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Trout Fishing by Prospecting, the Basics
Class Code: 347
Professor: Tom Rosenbauer
Skill Level: Advanced
In this class, the student will learn from a master, why trout need special places, how to read surface currents, and the effects of rocks in a stream. After completion of this course, the student will be able to size up a stream and spot the more productive areas to cast. This class is an excerpt from Tom Rosenbauer's book "Orvis Guide to Prospecting for Trout "
SOME WATER that is easily fished during a hatch is tough to blind-fish with consistent success. Stream reading is a vital skill for prospecting, but you should approach a day of fishing with the philosophy that not all places in a stream hold trout, and others that may hold trout cannot be blind-fished easily.
When you cast to rising fish, you know exactly where each fish is, you have a good idea what they're eating, and you stalk one fish at a time. You know the fish are willing to feed, and if your casting is accurate you know they can see your fly. On the other hand, when blind-fishing, you must constantly keep two questions in mind: Can he see my fly, and can he see me? If he sees you before he sees your fly, the fish will be spooked, and even if he doesn't bolt for cover he won't be interested in eating. You must have confidence in your ability to locate unseen fish, and you must be able to make a decent presentation to the narrow range where a suspected fish can see your fly.
A giant slow pool, like this one on the Delaware, is difficult to read and to prospect for trout in.
In general slow water is the hardest water to fish blind, for a number of reasons. Slow water is more difficult to read, because in big pools you don't have the benefit of differing currents to narrow the possibilities of where you may find a trout. In a riffle or run much of the water is too fast for a trout holding in place, and some of the water is also too shallow. Trout will be found in narrow, easily recognizable bands where fast water meets slow, deep water meets shallow, or rocks or shelves offer relief from the current. It is difficult to cover slow water without spooking the fish, because fish in slower currents get a much better look at the outside world and the food they're eating. In a riffle you can drop your line right on top of a trout without spooking him, so a thirty-foot drift will effectively cover thirty feet of water. In slow water, though, a thirty-foot drift will cover a maximum of fifteen feet, the length of the longest leader most of us can handle, and the trout lying under the fifteen feet of fly line will probably be spooked. Frankly most of us lack the patience to blind-fish slow water. The fly drifts so slowly that we lose interest and confidence in what we are doing.
You've seen fish rising in your favorite pool on another day when there was a good Sulphur hatch, so you know exactly where they are lying, right? Sorry. Those fish may be lying below the same spot you saw them rising, but in slow water, especially during a heavy hatch or spinner fall, trout often move from their normal lies into places where they can capture floating food with greater ease.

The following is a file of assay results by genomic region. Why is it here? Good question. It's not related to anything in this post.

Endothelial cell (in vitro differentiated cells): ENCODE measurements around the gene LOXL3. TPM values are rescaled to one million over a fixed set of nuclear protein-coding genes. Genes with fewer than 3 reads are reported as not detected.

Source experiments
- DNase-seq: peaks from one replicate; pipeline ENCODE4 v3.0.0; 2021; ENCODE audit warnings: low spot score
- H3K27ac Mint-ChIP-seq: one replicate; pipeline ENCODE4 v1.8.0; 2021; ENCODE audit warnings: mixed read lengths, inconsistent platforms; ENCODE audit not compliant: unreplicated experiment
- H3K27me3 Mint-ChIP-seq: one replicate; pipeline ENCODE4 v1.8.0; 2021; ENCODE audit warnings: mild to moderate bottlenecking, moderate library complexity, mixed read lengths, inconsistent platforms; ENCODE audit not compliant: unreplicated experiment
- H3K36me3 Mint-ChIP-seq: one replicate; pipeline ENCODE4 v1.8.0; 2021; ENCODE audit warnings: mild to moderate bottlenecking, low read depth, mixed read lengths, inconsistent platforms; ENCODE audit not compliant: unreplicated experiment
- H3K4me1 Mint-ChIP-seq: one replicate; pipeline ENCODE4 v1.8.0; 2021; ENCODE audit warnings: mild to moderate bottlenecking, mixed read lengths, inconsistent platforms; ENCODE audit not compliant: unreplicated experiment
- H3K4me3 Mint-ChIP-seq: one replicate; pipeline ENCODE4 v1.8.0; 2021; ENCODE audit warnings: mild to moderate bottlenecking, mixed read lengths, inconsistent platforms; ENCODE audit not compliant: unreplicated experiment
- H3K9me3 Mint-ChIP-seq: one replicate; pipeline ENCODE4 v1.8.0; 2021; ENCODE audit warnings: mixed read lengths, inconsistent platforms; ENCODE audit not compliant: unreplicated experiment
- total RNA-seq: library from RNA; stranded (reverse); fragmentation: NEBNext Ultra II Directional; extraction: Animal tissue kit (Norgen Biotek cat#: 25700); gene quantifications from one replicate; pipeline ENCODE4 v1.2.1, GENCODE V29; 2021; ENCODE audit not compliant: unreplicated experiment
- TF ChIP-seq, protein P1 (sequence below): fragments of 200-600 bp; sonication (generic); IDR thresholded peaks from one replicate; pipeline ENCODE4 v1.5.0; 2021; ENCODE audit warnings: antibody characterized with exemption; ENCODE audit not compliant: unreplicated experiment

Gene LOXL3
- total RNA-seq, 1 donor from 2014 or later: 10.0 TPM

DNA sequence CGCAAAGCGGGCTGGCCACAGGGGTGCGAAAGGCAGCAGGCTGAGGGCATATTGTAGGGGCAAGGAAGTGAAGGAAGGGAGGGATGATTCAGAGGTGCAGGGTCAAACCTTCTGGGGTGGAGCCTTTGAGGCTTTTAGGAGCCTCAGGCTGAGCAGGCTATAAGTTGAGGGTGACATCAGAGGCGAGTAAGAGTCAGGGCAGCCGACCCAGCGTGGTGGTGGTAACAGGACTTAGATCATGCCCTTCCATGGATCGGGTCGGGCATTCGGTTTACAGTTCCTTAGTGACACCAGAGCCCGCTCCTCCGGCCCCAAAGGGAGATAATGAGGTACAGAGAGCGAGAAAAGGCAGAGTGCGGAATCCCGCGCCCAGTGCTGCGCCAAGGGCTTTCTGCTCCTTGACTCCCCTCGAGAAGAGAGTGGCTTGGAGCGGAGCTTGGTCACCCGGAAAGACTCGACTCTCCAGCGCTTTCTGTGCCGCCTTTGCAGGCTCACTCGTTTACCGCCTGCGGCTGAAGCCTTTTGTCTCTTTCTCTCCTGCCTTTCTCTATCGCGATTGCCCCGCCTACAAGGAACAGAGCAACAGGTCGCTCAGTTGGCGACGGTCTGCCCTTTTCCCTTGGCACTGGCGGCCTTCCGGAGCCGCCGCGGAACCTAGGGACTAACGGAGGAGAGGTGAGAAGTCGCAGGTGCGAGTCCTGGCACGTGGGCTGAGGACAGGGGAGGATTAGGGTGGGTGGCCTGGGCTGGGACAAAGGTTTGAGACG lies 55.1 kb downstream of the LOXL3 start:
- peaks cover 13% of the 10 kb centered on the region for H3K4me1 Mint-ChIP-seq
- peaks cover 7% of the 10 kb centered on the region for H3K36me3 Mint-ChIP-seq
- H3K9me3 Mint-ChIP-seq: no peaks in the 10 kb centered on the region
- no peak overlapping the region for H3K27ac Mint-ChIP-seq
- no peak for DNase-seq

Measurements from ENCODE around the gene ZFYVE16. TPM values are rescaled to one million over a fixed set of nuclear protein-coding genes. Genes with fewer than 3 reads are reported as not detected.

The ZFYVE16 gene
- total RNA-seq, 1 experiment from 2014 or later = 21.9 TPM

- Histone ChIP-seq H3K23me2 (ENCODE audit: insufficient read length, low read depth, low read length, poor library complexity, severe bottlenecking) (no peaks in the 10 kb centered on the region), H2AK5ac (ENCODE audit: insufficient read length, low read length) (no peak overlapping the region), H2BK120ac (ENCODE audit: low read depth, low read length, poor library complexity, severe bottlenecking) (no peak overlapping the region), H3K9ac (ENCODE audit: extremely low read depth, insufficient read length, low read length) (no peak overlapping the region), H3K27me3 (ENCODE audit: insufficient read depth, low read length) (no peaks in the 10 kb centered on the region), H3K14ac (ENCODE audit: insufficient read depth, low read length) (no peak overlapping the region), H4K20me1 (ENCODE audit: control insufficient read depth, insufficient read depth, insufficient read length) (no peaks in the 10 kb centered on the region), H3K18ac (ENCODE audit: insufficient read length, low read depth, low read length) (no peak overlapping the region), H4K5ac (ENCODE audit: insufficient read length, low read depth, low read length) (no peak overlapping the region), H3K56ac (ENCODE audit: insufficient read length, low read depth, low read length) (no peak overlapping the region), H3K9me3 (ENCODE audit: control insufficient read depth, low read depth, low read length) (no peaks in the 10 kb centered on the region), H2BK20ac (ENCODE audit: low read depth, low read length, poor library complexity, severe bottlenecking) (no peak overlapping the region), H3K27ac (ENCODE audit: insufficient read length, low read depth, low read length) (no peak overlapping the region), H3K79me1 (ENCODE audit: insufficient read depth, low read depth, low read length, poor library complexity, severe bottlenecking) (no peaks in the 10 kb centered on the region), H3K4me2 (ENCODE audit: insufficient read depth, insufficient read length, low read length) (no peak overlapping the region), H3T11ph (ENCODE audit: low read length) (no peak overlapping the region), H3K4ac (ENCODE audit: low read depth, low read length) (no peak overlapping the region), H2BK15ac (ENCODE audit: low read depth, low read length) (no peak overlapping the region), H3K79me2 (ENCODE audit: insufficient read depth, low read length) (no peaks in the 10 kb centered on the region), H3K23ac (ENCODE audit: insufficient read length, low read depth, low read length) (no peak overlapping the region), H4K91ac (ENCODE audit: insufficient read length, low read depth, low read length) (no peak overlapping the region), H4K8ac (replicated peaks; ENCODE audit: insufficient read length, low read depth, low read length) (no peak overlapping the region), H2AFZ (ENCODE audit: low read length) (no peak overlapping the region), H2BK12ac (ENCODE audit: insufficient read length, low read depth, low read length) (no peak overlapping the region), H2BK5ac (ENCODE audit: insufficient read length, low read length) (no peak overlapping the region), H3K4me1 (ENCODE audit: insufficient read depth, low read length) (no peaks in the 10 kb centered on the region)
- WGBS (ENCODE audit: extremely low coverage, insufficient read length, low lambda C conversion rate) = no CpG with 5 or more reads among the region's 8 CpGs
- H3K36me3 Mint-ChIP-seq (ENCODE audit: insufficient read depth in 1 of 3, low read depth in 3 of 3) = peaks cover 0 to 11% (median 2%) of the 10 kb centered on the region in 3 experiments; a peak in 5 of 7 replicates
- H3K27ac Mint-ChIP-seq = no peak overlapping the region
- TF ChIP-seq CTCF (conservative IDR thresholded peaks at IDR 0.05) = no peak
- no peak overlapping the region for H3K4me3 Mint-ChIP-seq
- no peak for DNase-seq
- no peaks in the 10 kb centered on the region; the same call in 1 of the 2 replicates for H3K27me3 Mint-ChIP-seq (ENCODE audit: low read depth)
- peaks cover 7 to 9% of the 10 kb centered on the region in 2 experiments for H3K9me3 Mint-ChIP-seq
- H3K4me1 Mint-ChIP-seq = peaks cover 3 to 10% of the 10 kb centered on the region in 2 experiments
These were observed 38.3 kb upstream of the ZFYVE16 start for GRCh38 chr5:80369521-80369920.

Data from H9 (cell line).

Prospecting is much easier in this kind of riffled water.
There are ways of finding trout in slow water, which we'll explore a little later in this chapter, and there are methods of fishing that work in slow water, which I'll talk about in later chapters. Vermont's Battenkill has miles of slow, deep water that I have tried to blind-fish with a nymph or dry during every month of the season, but I find myself spooking an entire pool before I can get a fish to look at my fly. Where a riffle punctuates the slow water, I'll do fine, but between the infrequent fast water I find myself relying on streamers, which can be fished independent of the current and for which trout will move from ten or even twenty feet away. On the other hand, when conditions are right in faster water, I can take trout on dries, wets, nymphs, or streamers.
So prospecting for trout relies heavily on riffles, runs, and pocket water, which is fine because in a heavily fished stream this is the water most fishermen ignore. When there are no hatches, I always start fishing at the head of a pool or run, in pocket water, or in a riffle, and then I graduate to the slower water if I can figure out what is going on. Fish in rough water are less easily disturbed, and they're also less wise to the dangers of artificial bugs. Trout fishing is supposed to be challenging, but I am quite content with the dumbest, least neurotic trout available if there is no hatch to even the odds.
Why Trout Need Special Places
When Thomas Jenkins built his artificial channel in Convict Creek, he found that different trout introduced into the channel separately used virtually the same feeding positions, even if a whole new group of trout replaced a previous group. The positions used didn't offer more food than the unused sites, but Jenkins thought the sites used offered better energetics — in other words, the fish could obtain their food without wasting more energy than they were gaining. Energetics is the basis of learning to read a stream. Trout need enough food passing by their position to have an almost constant supply, yet they need to lie in areas where the current velocity is nearly zero.